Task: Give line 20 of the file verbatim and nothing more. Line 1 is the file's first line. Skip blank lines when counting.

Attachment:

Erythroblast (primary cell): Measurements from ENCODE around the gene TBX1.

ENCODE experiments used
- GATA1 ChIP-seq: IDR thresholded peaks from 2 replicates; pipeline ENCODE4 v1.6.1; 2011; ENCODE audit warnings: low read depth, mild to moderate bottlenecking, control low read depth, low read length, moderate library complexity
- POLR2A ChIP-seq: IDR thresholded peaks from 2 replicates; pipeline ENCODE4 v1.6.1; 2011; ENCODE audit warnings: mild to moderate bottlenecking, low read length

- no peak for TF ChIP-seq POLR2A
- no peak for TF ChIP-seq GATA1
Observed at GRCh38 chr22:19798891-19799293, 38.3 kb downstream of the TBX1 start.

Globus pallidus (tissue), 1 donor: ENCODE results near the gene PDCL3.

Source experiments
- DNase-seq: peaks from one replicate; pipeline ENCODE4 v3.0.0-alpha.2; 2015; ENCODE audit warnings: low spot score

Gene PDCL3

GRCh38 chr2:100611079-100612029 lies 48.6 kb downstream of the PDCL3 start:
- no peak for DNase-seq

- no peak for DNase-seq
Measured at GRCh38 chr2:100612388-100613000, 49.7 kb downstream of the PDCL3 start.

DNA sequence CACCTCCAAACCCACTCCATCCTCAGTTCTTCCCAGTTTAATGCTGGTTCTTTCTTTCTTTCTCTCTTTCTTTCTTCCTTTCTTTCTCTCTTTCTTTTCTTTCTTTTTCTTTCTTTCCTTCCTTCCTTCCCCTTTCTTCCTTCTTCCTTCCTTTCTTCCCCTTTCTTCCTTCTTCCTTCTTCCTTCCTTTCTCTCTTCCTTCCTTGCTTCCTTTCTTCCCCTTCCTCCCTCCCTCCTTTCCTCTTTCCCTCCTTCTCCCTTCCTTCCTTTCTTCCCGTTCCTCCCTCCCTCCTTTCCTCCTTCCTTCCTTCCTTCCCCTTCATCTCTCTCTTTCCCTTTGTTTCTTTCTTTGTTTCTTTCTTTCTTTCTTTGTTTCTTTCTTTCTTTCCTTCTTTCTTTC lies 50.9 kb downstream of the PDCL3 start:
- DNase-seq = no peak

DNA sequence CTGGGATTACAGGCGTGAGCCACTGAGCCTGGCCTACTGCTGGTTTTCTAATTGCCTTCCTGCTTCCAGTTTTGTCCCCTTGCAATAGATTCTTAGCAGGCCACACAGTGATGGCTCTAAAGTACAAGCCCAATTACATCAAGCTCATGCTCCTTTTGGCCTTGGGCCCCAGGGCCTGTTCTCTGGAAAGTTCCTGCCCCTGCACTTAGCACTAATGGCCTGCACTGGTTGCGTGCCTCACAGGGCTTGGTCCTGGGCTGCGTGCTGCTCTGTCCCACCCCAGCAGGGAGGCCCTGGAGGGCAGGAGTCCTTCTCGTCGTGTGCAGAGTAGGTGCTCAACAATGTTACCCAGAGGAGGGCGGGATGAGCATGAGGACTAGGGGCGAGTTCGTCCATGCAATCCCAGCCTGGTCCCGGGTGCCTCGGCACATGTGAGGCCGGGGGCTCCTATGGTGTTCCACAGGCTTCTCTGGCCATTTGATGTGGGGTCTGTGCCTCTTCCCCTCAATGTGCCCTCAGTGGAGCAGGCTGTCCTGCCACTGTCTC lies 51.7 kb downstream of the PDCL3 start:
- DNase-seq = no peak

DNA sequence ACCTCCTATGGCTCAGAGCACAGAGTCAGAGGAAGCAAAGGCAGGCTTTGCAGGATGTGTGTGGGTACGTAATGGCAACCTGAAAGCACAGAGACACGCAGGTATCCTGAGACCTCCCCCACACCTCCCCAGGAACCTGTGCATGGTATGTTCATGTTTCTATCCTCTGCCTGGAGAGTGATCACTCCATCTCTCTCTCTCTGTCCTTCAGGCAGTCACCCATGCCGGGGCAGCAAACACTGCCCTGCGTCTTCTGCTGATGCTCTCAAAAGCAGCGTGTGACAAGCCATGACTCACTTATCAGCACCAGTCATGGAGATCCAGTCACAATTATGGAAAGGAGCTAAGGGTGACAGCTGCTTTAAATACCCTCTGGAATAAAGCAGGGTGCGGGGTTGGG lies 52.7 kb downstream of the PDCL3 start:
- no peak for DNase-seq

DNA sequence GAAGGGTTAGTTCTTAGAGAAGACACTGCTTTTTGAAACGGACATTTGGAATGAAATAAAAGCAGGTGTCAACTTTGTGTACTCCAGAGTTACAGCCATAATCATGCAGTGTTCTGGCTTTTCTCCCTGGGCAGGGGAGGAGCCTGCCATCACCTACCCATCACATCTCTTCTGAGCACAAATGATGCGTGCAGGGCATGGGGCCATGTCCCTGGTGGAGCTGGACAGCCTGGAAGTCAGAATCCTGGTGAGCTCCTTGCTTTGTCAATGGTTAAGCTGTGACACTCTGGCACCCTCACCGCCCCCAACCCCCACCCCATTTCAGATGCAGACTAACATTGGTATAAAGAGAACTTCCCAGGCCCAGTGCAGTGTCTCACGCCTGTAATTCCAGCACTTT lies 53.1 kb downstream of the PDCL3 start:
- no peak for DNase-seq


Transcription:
DNA sequence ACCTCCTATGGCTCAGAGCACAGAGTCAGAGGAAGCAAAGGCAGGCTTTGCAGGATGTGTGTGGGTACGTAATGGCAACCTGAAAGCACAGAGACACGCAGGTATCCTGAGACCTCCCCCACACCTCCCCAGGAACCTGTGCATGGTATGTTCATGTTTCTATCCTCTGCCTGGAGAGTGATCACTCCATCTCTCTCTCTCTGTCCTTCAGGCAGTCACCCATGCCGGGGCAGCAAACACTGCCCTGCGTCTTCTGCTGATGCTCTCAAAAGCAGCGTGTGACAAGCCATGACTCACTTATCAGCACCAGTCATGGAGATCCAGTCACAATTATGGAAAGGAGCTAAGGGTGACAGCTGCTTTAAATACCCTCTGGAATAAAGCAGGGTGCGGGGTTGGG lies 52.7 kb downstream of the PDCL3 start: